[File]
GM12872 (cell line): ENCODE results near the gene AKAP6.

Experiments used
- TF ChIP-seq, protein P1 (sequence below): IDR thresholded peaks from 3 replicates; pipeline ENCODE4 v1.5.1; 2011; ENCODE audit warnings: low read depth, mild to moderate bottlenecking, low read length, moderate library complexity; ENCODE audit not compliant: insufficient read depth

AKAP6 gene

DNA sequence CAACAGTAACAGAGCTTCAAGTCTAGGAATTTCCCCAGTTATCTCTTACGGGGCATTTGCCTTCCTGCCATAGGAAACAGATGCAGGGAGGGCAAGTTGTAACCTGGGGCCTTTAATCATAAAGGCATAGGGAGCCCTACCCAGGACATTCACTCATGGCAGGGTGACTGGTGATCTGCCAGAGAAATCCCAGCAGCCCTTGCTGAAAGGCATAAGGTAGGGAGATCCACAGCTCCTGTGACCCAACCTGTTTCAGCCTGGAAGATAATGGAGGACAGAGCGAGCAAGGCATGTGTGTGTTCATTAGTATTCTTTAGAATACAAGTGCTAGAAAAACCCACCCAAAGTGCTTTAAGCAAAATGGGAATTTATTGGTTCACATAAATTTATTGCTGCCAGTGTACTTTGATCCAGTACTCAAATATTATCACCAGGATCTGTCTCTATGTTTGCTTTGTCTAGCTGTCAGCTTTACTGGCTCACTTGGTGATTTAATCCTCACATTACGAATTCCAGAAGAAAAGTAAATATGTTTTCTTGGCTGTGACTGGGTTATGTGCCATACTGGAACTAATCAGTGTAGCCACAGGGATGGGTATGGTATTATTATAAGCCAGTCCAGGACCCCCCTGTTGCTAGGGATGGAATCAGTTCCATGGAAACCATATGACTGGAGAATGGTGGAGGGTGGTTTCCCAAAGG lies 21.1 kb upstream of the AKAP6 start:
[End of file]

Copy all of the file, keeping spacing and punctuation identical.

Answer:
GM12872 (cell line): ENCODE results near the gene AKAP6.

Experiments used
- TF ChIP-seq, protein P1 (sequence below): IDR thresholded peaks from 3 replicates; pipeline ENCODE4 v1.5.1; 2011; ENCODE audit warnings: low read depth, mild to moderate bottlenecking, low read length, moderate library complexity; ENCODE audit not compliant: insufficient read depth

AKAP6 gene

DNA sequence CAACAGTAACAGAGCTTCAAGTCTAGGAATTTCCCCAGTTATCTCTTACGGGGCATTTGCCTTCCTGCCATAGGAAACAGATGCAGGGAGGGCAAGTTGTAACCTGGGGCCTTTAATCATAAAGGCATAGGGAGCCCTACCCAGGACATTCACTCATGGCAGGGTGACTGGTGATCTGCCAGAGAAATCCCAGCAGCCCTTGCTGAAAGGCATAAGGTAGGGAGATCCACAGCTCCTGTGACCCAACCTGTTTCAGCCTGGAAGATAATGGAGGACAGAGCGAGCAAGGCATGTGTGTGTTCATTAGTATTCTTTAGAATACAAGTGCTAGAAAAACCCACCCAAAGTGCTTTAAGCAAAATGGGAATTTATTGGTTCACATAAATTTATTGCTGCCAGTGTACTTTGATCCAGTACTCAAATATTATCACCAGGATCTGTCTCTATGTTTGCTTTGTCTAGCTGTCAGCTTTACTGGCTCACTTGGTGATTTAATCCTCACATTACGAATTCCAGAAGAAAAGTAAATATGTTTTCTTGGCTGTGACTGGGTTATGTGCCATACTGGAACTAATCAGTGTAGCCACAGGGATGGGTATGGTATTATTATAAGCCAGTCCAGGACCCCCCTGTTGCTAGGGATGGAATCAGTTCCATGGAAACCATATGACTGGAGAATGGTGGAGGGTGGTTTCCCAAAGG lies 21.1 kb upstream of the AKAP6 start: